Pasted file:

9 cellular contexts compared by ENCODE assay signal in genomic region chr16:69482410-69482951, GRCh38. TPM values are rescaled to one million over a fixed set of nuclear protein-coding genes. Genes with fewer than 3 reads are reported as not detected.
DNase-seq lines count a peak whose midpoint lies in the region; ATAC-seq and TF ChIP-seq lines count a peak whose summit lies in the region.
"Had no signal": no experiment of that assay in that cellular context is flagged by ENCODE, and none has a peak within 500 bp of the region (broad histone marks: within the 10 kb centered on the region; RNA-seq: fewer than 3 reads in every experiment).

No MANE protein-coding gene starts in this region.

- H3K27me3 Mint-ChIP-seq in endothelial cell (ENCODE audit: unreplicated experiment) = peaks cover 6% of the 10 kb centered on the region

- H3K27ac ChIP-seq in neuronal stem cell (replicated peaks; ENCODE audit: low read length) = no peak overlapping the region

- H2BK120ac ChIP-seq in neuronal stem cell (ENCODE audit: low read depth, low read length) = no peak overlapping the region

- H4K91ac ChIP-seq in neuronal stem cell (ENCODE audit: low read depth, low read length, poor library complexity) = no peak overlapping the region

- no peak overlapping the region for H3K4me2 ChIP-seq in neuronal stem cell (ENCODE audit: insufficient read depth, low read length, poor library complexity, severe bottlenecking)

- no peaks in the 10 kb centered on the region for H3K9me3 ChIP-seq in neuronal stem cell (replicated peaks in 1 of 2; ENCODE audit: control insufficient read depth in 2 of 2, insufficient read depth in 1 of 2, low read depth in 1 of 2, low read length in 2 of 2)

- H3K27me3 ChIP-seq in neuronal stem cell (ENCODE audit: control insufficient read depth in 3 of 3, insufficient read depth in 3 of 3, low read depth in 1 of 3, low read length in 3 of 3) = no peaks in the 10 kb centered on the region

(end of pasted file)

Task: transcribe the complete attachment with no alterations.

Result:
9 cellular contexts compared by ENCODE assay signal in genomic region chr16:69482410-69482951, GRCh38. TPM values are rescaled to one million over a fixed set of nuclear protein-coding genes. Genes with fewer than 3 reads are reported as not detected.
DNase-seq lines count a peak whose midpoint lies in the region; ATAC-seq and TF ChIP-seq lines count a peak whose summit lies in the region.
"Had no signal": no experiment of that assay in that cellular context is flagged by ENCODE, and none has a peak within 500 bp of the region (broad histone marks: within the 10 kb centered on the region; RNA-seq: fewer than 3 reads in every experiment).

No MANE protein-coding gene starts in this region.

- H3K27me3 Mint-ChIP-seq in endothelial cell (ENCODE audit: unreplicated experiment) = peaks cover 6% of the 10 kb centered on the region

- H3K27ac ChIP-seq in neuronal stem cell (replicated peaks; ENCODE audit: low read length) = no peak overlapping the region

- H2BK120ac ChIP-seq in neuronal stem cell (ENCODE audit: low read depth, low read length) = no peak overlapping the region

- H4K91ac ChIP-seq in neuronal stem cell (ENCODE audit: low read depth, low read length, poor library complexity) = no peak overlapping the region

- no peak overlapping the region for H3K4me2 ChIP-seq in neuronal stem cell (ENCODE audit: insufficient read depth, low read length, poor library complexity, severe bottlenecking)

- no peaks in the 10 kb centered on the region for H3K9me3 ChIP-seq in neuronal stem cell (replicated peaks in 1 of 2; ENCODE audit: control insufficient read depth in 2 of 2, insufficient read depth in 1 of 2, low read depth in 1 of 2, low read length in 2 of 2)

- H3K27me3 ChIP-seq in neuronal stem cell (ENCODE audit: control insufficient read depth in 3 of 3, insufficient read depth in 3 of 3, low read depth in 1 of 3, low read length in 3 of 3) = no peaks in the 10 kb centered on the region